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YMCA urged to become relevant to country’s youth

As it observes 135 years in Barbados, the Young Men’s Christian Association (YMCA) has been told to reinvent itself and become relevant to young people today.

At the organization’s annual general meeting last night, guest speaker Rawle Brancker questioned whether the YMCA and young people were “on the same page”, while the association’s president Tony Cave said the nation had changed and the YMCA had to follow suit.

Cave spoke to the small audience at the Grand Salle of the Central Bank about Barbadian values that he said were “rapidly disappearing under a welter of reports on the behaviour of young Barbadians” and wondered aloud “what has happened to the YMCA”.

Guest speaker Rawle Brancker

Guest speaker Rawle Brancker

“I have always seen the YMCA as a microcosm of the Barbadian society. It captured, it nurtured, projected, and promoted the Barbadian spirit . . . For many, the YMCA had been a home away from home, a nation builder, and as such it remains. Regrettably however, the nation has changed because our homes have changes, but so must the Y,” Cave said.

Brancker questioned why and where the YMCA went off track.

“Has the Y become irrelevant?” he asked.

The prominent businessman congratulated the association for coming up with a three-year plan, but questioned its relevance to the young people of today.

“Is the Y on the same page as the youth you serve? Does the Y understand the language of the youth they serve? When the plans were being drawn up, were focus groups of youths consulted to determine what they wanted to see, not what you wanted to?” Brancker questioned.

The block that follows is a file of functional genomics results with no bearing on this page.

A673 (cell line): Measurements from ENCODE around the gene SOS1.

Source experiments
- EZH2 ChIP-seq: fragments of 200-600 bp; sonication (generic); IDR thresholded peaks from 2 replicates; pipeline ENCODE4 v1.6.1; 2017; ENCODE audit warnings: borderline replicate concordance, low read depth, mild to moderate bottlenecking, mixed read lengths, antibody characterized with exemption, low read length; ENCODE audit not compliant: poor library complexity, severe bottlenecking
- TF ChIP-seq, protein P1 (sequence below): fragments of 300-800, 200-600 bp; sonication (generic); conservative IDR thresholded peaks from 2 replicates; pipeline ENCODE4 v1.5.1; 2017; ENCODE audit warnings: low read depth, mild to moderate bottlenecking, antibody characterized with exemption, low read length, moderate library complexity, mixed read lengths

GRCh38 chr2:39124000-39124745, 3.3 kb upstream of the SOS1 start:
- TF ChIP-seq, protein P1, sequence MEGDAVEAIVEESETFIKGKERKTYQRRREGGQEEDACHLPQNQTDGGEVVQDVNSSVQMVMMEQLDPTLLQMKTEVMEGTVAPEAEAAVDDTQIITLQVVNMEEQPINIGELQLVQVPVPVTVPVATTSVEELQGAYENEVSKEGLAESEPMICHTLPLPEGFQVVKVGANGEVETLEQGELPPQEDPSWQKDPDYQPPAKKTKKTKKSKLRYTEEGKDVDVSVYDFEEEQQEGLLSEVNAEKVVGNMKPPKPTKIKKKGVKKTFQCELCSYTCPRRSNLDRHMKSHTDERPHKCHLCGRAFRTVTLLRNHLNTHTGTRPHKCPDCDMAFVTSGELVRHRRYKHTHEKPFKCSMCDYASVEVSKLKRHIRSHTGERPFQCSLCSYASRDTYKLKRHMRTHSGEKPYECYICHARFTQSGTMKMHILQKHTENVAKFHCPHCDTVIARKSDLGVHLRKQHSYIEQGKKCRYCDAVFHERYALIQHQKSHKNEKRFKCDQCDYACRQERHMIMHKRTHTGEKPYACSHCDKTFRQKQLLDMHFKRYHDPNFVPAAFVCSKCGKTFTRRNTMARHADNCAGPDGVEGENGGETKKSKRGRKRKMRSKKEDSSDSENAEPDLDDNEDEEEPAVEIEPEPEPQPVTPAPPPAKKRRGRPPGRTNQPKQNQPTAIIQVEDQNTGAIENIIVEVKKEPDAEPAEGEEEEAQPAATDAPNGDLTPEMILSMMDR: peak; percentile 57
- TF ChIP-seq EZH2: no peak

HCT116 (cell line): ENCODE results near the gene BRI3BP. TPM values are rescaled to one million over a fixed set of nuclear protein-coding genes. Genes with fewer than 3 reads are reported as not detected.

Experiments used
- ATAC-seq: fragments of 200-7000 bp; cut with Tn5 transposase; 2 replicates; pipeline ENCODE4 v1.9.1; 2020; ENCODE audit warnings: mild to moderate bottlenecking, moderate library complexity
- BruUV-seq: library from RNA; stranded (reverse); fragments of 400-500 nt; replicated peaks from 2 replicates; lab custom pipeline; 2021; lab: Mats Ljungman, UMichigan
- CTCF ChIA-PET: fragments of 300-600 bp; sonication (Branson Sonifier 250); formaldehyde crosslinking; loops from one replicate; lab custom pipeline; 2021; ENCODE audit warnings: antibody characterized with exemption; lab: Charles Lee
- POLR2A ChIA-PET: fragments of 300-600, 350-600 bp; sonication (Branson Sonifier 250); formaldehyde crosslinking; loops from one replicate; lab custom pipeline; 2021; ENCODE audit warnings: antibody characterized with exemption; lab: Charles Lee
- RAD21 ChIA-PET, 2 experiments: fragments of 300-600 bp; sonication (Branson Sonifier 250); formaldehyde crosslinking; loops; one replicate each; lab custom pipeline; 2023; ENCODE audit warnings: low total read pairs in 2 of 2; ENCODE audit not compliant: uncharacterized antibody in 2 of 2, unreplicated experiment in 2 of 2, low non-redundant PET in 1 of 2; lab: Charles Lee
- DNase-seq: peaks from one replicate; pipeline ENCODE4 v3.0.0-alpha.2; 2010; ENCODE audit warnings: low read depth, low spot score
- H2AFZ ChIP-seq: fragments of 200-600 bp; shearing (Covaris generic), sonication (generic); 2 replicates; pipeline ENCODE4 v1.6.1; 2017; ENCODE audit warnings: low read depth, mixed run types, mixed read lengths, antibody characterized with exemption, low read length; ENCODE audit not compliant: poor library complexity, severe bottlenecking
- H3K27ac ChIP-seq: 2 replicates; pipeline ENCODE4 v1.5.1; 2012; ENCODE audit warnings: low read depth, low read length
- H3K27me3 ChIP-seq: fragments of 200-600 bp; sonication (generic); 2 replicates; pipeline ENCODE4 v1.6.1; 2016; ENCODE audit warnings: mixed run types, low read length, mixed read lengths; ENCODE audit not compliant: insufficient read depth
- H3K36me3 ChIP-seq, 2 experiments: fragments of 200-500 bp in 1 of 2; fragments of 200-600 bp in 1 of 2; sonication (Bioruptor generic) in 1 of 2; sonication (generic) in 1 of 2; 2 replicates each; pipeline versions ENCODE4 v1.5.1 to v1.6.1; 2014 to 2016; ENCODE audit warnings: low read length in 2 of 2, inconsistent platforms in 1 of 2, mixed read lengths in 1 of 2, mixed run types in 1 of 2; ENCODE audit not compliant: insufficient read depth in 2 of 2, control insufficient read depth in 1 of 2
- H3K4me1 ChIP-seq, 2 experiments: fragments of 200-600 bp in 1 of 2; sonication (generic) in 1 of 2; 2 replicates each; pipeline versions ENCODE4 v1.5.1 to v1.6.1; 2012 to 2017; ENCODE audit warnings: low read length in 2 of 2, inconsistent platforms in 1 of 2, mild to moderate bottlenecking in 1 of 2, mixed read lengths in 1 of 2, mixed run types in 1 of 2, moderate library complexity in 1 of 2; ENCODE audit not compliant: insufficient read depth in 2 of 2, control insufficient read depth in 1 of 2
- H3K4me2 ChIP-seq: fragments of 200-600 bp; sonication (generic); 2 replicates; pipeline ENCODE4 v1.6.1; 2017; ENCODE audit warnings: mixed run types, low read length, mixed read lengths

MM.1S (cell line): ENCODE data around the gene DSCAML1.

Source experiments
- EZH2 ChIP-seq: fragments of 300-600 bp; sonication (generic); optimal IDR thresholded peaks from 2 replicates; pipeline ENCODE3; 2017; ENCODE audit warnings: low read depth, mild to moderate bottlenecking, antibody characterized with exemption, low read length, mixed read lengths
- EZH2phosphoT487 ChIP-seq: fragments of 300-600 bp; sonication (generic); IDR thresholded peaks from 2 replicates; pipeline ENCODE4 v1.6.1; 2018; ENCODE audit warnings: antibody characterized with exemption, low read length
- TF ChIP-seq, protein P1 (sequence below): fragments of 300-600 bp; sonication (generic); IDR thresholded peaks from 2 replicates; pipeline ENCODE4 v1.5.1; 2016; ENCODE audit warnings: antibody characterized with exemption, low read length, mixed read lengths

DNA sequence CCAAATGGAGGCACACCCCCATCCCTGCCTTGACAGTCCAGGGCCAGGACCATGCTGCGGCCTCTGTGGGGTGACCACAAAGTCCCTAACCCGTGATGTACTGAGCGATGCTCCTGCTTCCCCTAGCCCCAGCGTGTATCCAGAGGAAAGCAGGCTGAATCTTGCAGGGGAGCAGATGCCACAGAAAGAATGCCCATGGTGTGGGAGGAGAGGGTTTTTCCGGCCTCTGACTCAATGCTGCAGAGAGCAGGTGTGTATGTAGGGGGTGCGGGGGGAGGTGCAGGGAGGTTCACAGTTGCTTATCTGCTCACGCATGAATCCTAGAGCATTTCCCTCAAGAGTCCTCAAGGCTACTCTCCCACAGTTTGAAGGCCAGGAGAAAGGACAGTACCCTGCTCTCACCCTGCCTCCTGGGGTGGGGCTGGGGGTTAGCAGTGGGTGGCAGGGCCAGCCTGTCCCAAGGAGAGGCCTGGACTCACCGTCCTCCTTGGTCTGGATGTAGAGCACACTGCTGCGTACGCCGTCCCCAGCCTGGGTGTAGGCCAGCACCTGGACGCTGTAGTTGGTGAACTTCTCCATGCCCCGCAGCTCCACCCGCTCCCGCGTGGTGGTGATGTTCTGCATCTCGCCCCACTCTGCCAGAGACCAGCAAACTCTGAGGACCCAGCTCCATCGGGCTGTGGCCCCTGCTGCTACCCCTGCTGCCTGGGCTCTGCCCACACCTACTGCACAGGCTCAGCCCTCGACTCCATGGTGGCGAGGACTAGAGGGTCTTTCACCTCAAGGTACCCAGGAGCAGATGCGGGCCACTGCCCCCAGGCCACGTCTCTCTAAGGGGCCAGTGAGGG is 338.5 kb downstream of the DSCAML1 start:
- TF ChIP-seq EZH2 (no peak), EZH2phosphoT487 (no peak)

“Unless you consult with the youth, maybe the participation may not be what you’d like.”

Brancker, who recalled benefitting from services of the YMCA more than a half-century ago, suggested: “It might help the Y to select two smart young people between the ages of 20 and 30. Get that thinking on your board because I don’t think like them and you don’t think like them . . .  You want that new blood, new thinking within the organization.”

“The Y must be relevant and start doing the things that the community needs, the things that the country needs, not only the things that you need. Understand the language of the youth,” he added.

But Brancker said it should not be left only to the board of directors and management of the organization.

He called for involvement of others in society.

“Barbados is home to a number of wealthy people who are enjoying a fabulous life here and we need to make them understand that they have to make a further contribution to that, and in organizations like the YMCA they should be putting their time,” Brancker said.

“They should be putting some of their money and effort into making it work, because if it works it makes Barbados better, and if Barbados is better it makes their life better.”

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